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  • Writer's picturegforcefit

Have you recently taken up long distance running?

So with all that's going on at the moment with lockdown and the allowance of exercise once a day, a lot of people have taken up running, which is no bad thing. However make sure you don't dive straight from couch to a long distance run in the space of a few days. It's all about gradual build up and also strength training to ensure you do not damage your joints or cause an unwanted injury.

It's important to have good joint health if you are running some distance, to withstand such a repetitive, high impact exercise. If you are used to sitting at a desk all day and aren't a runner, then you are likely to have reduced joint health and you could end up with an injury. If you are long distance running and have not previously been a runner then it's important to load the joints gradually over time with incremental mileage increases and also resistance training. Start with a proper training program for your running, so you increase gradually, this will help protect your knees from injury and joint trouble. Cardio health improves quicker than your joint health and therefore pushing hard and fast too quickly can cause stress fractures from overuse.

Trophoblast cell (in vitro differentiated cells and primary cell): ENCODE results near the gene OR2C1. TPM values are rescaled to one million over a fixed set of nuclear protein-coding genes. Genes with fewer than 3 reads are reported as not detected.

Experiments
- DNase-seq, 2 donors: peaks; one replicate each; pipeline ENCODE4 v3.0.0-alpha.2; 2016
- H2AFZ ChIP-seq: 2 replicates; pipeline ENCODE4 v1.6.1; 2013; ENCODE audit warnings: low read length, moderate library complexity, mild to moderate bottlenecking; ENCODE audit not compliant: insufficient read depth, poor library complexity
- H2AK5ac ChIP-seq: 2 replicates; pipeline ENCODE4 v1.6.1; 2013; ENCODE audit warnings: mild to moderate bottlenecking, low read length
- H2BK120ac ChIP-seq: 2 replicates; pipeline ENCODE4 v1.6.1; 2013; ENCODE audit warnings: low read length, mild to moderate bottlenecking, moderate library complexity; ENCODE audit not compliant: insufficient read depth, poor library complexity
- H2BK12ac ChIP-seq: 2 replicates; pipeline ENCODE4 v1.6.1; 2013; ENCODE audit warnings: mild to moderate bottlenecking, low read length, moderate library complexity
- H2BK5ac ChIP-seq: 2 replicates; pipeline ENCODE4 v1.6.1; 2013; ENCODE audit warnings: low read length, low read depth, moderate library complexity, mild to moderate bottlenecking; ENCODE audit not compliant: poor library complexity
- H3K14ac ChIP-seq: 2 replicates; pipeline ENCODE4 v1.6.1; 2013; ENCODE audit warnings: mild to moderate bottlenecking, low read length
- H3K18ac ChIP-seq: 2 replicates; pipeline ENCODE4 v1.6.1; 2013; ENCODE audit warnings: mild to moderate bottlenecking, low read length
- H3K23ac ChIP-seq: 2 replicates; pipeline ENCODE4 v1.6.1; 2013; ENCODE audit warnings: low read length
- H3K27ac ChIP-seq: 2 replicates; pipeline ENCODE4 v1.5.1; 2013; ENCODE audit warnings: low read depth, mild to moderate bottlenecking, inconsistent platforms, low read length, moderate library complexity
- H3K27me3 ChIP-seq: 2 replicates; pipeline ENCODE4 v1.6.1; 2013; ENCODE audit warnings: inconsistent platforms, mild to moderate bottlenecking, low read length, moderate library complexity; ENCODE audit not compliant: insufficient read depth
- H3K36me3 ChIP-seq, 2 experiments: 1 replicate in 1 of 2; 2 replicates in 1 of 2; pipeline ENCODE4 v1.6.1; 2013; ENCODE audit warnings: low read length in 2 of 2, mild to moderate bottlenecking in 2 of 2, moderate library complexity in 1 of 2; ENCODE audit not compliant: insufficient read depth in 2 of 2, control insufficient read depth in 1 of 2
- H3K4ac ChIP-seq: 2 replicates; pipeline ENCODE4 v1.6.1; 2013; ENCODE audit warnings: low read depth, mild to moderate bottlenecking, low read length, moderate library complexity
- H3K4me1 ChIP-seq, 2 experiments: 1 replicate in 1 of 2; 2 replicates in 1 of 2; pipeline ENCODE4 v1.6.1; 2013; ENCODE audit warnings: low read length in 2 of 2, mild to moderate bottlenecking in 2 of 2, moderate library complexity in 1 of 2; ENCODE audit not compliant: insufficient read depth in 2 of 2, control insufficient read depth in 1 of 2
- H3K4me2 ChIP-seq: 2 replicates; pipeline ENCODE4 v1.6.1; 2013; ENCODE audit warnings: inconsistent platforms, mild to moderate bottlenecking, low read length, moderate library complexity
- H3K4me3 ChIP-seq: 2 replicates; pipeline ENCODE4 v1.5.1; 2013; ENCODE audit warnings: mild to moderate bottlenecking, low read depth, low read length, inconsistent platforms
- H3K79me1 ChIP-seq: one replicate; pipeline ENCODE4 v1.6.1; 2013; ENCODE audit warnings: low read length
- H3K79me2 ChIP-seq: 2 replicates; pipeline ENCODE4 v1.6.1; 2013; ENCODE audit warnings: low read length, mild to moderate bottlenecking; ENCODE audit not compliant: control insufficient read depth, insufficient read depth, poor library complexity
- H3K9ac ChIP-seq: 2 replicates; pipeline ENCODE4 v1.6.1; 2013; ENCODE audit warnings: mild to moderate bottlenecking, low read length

To begin with it can be a good idea to start with walking/running intervals. It's also important to ensure you have rest days to allow your body to recover and do not do long runs back to back every day.

It's also important that you don't just focus on your legs, core strength is equally important and a study has shown that it can help improve your running speed and endurance if you incorporate core exercises into your workout.

You should aim to keep your abs, back and legs strong if you are planning on long distance running. There will be lower impact on your joints the stronger your muscles are. Stretching is also key, before and particularly after a run, focusing on calves, quads, hamstrings and glutes.

Don't forget to also ensure you have the right shoes for the job, this can really make a difference to your run and to the impact on your joints.

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